If they also dive at the merge, you will have to be careful about your relative Energy states, before you make your move. They may try to zoom and nail you at the top of your vertical turn. Instead of going straight over the top, make a climbing turn in the direction opposite of your offset. This will deny him an easy shot at a straight climbing target, forcing him to prolong his zoom to try to get his guns on you. When he runs out of sky and falls out his climb, drop on his six and finish him. Again if it is a Camel, watch him to drop of to HIS right at the stall.

If you are forced to engage from a lower altitude, avoid climbing to meet them head-on. If you fail to kill them on the first pass, you will be slow and vulnerable as they zoom above you. Instead, drop into a shallow dive to get your speed up, and force them to steepen their dive. (Always remember that net lag will mean they are about d1-d1.5 closer to you than they appear to be. If you wait ill the last second to make an avoidance move, it may be too late.) Make small moves to spoil their aim, until they have to commit to a secodary solution. When they make their next move break into them, crowd them, and force them to make hard energy draining manevers. Try to stay out of the same geometric plane as your opponent to deny him a tracking shot. Always remember, the object of defense is to survive long enough to return to an offensive posture.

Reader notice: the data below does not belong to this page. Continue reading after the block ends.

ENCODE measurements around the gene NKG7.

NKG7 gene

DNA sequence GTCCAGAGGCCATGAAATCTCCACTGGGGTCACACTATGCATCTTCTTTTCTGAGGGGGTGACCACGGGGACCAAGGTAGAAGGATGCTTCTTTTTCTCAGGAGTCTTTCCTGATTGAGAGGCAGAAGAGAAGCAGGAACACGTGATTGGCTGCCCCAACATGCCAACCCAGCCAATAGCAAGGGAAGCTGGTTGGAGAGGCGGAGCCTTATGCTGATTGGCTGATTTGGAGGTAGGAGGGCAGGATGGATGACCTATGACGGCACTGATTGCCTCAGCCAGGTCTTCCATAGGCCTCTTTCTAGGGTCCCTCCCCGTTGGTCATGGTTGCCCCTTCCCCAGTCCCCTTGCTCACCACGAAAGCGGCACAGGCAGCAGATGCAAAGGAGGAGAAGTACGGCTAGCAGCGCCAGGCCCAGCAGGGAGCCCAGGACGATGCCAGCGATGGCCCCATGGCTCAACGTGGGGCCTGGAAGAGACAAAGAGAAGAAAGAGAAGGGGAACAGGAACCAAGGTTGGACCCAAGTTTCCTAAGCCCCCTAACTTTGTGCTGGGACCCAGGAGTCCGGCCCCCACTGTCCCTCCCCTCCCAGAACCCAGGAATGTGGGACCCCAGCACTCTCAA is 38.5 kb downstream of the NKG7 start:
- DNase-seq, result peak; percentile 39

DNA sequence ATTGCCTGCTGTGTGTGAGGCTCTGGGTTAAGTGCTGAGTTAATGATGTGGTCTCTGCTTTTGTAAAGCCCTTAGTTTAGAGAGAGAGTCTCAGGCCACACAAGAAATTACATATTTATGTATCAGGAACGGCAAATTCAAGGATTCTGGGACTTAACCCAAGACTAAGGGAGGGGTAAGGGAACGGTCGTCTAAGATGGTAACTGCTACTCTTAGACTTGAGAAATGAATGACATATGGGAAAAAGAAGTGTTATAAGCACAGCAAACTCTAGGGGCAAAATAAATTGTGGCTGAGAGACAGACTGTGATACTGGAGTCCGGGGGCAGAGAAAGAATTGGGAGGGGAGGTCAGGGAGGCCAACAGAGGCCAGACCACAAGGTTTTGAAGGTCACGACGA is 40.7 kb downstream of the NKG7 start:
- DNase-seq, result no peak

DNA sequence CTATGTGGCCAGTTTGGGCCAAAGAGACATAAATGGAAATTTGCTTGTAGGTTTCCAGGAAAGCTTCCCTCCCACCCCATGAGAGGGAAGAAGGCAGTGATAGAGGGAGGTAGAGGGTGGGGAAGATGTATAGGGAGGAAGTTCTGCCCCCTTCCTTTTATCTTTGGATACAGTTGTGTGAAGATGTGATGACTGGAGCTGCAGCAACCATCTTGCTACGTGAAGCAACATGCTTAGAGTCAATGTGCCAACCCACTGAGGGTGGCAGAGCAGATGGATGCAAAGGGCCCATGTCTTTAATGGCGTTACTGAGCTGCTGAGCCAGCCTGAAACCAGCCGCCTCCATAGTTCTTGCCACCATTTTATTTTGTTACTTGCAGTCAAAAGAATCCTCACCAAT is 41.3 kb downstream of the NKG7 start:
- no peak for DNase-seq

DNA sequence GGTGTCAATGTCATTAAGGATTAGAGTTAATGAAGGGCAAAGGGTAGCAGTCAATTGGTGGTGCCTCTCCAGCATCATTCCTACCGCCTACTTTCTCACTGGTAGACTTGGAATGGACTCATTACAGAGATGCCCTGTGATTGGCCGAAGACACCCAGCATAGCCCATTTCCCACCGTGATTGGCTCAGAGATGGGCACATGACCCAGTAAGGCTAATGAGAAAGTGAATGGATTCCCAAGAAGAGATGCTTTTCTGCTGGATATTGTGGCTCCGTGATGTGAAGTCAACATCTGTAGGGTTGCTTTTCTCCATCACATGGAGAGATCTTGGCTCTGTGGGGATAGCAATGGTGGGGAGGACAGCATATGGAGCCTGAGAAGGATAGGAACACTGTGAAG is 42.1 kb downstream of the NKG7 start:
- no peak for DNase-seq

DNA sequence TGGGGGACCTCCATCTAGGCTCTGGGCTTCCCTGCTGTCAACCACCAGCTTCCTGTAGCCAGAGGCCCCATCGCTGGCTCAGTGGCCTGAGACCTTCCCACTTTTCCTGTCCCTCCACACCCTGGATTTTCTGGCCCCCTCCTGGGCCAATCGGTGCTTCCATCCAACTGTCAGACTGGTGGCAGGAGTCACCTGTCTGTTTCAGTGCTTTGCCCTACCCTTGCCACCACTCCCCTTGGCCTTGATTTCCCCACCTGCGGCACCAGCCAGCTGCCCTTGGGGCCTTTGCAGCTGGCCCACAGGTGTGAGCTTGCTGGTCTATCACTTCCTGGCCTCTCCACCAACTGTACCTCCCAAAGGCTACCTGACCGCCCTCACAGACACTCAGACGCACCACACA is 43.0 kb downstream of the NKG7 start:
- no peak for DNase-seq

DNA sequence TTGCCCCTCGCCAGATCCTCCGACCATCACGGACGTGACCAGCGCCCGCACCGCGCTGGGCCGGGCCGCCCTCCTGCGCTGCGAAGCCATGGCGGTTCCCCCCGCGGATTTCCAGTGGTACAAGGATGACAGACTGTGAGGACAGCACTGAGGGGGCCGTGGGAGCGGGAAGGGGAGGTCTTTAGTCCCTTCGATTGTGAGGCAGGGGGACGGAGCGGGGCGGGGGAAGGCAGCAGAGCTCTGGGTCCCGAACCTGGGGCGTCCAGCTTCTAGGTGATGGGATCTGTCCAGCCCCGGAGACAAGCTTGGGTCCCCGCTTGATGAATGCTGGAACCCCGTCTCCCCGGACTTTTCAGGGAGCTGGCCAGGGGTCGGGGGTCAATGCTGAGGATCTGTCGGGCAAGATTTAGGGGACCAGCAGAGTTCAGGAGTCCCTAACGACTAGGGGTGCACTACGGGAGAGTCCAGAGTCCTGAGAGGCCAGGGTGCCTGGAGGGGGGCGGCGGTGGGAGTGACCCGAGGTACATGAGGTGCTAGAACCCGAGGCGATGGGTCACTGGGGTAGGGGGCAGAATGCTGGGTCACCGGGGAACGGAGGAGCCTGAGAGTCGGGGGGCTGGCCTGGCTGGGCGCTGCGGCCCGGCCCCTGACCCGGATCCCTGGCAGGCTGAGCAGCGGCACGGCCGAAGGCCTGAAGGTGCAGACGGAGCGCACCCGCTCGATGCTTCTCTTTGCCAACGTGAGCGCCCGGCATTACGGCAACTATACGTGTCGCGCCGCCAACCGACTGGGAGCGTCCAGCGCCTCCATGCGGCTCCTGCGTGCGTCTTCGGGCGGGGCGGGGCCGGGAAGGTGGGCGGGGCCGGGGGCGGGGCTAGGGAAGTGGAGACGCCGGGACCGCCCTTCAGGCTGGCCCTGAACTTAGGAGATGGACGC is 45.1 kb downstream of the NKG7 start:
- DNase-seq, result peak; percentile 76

Dr1 vs. Camel

These two are fairly evenly matched, with both being highly maneuverable. The significant power advantage of the Camel, gives it an edge, in a fight between evenly matched opponents, provided neither had an advantage going in. The Dr1 is far from helpless however. If you are careful not to engage from a disadvantagous position (ie. a lower altitude), you will stand a good chance in any encounter.